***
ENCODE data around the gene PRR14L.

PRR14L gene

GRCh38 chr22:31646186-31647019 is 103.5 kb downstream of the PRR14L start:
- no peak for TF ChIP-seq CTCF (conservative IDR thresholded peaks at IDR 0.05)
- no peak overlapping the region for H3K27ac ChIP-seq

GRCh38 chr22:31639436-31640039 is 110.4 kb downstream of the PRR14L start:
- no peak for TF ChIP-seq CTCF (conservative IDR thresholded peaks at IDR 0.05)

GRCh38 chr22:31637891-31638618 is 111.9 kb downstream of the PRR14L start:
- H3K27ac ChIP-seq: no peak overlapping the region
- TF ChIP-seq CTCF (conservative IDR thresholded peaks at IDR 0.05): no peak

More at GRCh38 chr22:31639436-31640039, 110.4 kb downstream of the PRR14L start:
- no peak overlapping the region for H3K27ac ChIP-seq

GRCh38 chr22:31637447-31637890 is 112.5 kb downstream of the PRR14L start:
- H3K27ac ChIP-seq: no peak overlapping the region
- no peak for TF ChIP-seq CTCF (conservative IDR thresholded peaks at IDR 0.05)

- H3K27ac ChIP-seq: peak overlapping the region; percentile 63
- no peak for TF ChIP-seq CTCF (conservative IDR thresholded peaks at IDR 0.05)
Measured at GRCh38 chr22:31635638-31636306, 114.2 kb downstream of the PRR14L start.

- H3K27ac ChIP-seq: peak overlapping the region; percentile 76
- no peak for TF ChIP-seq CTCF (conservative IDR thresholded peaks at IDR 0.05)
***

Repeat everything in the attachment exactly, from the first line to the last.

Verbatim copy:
ENCODE data around the gene PRR14L.

PRR14L gene

GRCh38 chr22:31646186-31647019 is 103.5 kb downstream of the PRR14L start:
- no peak for TF ChIP-seq CTCF (conservative IDR thresholded peaks at IDR 0.05)
- no peak overlapping the region for H3K27ac ChIP-seq

GRCh38 chr22:31639436-31640039 is 110.4 kb downstream of the PRR14L start:
- no peak for TF ChIP-seq CTCF (conservative IDR thresholded peaks at IDR 0.05)

GRCh38 chr22:31637891-31638618 is 111.9 kb downstream of the PRR14L start:
- H3K27ac ChIP-seq: no peak overlapping the region
- TF ChIP-seq CTCF (conservative IDR thresholded peaks at IDR 0.05): no peak

More at GRCh38 chr22:31639436-31640039, 110.4 kb downstream of the PRR14L start:
- no peak overlapping the region for H3K27ac ChIP-seq

GRCh38 chr22:31637447-31637890 is 112.5 kb downstream of the PRR14L start:
- H3K27ac ChIP-seq: no peak overlapping the region
- no peak for TF ChIP-seq CTCF (conservative IDR thresholded peaks at IDR 0.05)

- H3K27ac ChIP-seq: peak overlapping the region; percentile 63
- no peak for TF ChIP-seq CTCF (conservative IDR thresholded peaks at IDR 0.05)
Measured at GRCh38 chr22:31635638-31636306, 114.2 kb downstream of the PRR14L start.

- H3K27ac ChIP-seq: peak overlapping the region; percentile 76
- no peak for TF ChIP-seq CTCF (conservative IDR thresholded peaks at IDR 0.05)